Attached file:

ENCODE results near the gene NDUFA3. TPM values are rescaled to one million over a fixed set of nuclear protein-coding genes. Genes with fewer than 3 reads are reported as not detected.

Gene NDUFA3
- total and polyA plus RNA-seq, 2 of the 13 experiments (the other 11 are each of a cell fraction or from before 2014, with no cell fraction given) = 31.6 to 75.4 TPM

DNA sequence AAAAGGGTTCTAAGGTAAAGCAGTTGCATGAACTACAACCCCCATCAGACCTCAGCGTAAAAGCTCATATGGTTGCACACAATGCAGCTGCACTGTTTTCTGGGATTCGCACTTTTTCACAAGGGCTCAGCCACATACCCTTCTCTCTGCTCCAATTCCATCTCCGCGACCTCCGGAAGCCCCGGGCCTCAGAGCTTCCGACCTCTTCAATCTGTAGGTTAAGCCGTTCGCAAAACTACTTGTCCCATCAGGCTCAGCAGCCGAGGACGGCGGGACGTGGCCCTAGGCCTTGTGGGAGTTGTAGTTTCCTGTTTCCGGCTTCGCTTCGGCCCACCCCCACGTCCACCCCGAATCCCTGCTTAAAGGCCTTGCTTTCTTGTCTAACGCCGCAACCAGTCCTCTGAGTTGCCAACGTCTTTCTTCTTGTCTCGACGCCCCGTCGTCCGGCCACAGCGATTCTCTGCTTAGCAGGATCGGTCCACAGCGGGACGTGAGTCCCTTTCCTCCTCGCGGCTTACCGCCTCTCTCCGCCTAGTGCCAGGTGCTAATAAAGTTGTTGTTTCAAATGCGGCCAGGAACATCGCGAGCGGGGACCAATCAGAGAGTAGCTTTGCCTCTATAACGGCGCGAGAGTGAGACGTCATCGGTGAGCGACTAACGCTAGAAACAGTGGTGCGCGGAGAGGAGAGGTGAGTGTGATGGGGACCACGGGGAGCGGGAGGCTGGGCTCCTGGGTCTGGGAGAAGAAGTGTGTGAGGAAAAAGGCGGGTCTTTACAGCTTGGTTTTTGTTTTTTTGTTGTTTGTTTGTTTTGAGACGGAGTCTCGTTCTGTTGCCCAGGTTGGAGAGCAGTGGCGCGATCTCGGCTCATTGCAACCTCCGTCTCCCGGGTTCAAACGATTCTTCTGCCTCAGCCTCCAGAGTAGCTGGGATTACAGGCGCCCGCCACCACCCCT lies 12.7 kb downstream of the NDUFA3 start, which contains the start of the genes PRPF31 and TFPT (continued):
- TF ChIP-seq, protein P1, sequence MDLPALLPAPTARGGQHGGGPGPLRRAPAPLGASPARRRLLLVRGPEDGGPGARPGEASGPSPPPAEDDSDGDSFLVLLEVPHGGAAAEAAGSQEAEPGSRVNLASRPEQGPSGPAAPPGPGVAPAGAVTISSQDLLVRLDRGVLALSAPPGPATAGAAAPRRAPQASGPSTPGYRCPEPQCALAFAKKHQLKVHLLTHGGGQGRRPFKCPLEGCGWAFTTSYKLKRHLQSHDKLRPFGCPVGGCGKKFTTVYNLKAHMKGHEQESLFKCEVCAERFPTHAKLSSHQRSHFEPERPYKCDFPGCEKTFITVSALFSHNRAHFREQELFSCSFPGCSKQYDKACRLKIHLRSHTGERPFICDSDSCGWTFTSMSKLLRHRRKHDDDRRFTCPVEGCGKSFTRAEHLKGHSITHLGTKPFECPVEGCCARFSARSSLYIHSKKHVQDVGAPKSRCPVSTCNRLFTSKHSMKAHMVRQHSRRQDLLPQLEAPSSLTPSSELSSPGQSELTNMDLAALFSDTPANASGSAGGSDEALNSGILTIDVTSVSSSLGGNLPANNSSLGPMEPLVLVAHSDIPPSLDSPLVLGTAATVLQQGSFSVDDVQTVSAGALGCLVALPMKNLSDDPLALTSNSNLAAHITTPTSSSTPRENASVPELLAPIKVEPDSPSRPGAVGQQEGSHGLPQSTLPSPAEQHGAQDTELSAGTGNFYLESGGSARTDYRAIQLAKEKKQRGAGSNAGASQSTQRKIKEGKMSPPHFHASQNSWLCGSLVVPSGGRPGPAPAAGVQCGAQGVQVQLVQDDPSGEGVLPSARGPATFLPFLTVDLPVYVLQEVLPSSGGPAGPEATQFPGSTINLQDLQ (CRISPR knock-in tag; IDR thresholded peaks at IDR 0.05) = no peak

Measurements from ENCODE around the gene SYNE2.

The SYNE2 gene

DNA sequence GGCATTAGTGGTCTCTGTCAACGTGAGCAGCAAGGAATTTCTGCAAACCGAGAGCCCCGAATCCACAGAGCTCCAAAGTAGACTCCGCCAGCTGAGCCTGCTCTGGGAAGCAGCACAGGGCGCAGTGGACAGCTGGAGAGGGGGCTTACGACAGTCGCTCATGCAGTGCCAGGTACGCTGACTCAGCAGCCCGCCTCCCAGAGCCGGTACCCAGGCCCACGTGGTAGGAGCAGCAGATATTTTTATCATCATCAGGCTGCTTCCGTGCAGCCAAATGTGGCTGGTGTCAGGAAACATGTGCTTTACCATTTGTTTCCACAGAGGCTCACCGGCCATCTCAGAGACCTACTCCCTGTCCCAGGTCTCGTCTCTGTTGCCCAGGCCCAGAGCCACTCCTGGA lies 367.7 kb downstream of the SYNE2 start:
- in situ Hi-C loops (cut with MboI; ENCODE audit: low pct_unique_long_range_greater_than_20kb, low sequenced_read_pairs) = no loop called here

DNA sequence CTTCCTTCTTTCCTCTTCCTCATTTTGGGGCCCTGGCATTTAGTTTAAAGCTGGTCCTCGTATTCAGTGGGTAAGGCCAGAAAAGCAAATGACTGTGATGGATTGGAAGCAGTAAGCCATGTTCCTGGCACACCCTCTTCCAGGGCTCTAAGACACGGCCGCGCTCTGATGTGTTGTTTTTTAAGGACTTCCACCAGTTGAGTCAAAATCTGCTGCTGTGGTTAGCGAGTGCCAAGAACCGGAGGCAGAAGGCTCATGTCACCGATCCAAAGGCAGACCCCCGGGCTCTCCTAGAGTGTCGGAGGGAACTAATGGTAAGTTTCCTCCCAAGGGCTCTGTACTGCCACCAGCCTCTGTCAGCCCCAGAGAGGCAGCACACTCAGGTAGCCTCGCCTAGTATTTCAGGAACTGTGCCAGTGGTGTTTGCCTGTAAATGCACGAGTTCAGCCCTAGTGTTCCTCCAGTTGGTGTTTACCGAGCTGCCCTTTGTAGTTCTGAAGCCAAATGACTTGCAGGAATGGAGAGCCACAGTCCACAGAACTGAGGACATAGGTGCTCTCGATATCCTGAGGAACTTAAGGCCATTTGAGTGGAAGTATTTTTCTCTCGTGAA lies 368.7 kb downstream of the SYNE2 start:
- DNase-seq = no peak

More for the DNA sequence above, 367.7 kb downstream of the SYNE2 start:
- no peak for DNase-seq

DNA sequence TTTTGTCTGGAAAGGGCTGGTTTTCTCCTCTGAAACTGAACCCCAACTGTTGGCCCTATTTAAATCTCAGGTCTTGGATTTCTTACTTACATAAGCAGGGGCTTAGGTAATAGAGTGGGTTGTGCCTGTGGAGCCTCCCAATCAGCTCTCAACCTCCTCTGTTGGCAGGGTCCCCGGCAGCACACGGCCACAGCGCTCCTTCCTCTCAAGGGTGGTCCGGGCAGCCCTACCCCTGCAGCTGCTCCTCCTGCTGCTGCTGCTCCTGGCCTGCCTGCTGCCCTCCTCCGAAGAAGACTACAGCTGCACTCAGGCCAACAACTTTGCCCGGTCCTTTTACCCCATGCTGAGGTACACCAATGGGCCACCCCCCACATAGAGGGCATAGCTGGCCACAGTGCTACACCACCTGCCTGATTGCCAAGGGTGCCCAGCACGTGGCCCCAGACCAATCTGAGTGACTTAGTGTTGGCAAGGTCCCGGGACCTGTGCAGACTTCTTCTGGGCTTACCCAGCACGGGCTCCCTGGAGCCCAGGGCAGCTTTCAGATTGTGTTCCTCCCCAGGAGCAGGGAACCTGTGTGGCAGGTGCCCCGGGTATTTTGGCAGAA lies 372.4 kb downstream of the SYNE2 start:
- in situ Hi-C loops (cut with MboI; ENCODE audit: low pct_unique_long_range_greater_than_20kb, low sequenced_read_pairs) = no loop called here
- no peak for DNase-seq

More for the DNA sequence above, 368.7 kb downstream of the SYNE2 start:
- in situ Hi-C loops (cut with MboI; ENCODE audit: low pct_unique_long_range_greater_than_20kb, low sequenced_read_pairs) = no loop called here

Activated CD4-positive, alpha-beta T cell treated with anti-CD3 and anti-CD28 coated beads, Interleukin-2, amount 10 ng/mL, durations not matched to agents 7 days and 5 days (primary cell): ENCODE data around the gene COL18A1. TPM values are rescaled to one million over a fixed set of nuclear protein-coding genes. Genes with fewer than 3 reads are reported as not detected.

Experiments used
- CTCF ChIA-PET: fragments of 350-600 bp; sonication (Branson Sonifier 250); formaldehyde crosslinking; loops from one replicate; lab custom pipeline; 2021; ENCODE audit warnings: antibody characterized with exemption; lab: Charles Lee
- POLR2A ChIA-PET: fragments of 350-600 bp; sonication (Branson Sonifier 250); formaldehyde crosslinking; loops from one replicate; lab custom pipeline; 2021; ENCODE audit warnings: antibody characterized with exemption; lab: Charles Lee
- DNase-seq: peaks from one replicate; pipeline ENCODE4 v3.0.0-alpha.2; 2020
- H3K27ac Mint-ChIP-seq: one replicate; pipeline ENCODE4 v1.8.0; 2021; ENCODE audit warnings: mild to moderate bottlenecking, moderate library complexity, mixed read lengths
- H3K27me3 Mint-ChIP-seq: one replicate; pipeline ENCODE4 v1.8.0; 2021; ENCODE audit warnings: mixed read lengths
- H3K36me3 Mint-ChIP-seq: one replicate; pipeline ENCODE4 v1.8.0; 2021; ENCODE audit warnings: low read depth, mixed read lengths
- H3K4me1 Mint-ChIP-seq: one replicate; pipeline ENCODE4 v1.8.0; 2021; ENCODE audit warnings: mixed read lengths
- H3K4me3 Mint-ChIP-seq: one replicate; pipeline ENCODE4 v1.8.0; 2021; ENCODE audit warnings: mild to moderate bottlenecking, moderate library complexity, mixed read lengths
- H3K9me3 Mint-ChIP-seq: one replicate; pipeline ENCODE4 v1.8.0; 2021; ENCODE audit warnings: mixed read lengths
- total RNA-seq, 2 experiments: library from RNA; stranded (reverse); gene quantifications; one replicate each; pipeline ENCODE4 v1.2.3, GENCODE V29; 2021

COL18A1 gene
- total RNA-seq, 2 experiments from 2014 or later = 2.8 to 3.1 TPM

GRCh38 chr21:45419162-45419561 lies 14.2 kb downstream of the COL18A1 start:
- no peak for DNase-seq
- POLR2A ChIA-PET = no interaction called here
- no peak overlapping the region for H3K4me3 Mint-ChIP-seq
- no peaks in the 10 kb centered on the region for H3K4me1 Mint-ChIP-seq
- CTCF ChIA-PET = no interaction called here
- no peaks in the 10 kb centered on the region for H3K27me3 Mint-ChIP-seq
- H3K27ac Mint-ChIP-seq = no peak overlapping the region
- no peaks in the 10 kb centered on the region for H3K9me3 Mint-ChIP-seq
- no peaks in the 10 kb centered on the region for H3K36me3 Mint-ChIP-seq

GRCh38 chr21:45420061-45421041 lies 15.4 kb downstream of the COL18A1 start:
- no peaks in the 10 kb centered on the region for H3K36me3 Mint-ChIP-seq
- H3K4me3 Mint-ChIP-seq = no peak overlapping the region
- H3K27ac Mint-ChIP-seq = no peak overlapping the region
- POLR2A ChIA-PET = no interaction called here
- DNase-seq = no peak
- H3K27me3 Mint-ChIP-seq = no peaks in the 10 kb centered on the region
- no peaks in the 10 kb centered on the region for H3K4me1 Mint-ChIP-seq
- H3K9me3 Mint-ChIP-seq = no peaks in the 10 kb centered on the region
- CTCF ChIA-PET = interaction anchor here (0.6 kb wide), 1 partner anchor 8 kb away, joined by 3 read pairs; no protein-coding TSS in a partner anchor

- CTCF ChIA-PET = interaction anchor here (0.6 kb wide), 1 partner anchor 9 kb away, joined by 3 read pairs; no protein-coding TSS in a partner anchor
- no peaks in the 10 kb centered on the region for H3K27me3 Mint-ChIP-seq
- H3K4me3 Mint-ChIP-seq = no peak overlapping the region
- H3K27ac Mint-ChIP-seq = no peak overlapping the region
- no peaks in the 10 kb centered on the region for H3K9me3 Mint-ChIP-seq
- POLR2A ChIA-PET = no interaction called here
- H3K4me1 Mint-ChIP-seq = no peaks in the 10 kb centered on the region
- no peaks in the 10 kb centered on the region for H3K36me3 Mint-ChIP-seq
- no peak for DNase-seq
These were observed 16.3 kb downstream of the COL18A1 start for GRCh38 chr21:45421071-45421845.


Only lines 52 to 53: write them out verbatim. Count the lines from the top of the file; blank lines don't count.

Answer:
- CTCF ChIA-PET = interaction anchor here (0.6 kb wide), 1 partner anchor 8 kb away, joined by 3 read pairs; no protein-coding TSS in a partner anchor

- CTCF ChIA-PET = interaction anchor here (0.6 kb wide), 1 partner anchor 9 kb away, joined by 3 read pairs; no protein-coding TSS in a partner anchor